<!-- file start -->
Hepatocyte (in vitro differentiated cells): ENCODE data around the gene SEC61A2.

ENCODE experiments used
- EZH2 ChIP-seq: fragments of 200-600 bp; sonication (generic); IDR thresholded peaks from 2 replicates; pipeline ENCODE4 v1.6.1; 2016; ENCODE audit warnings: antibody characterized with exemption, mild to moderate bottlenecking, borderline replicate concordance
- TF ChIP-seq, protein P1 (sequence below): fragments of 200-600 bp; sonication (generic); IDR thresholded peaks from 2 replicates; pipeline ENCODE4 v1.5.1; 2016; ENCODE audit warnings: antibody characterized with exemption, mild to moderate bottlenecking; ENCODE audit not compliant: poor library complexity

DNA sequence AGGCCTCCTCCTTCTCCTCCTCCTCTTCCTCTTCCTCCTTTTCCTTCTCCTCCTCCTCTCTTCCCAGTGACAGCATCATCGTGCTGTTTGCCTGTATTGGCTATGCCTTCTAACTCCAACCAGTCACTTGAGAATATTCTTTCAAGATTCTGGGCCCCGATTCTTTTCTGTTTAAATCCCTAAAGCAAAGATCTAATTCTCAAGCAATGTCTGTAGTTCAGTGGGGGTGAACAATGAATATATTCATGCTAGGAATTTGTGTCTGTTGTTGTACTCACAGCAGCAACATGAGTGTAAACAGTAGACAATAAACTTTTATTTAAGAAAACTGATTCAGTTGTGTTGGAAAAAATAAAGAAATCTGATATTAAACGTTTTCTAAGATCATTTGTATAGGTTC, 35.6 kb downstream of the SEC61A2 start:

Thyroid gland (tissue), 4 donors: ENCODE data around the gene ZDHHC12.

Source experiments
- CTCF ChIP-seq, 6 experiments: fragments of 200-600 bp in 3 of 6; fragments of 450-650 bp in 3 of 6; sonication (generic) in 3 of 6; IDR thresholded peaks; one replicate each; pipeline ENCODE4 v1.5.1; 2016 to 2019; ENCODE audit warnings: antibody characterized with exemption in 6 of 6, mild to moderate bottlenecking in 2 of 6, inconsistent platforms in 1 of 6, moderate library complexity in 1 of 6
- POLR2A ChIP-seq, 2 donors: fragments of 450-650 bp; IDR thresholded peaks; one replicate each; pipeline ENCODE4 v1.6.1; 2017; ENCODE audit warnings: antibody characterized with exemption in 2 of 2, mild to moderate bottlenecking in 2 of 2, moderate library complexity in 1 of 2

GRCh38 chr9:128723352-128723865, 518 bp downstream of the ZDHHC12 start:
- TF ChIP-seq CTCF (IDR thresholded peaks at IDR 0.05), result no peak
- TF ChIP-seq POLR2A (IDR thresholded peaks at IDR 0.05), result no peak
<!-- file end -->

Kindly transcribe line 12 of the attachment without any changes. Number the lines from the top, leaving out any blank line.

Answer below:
- TF ChIP-seq POLR2A (IDR thresholded peaks at IDR 0.05), result no peak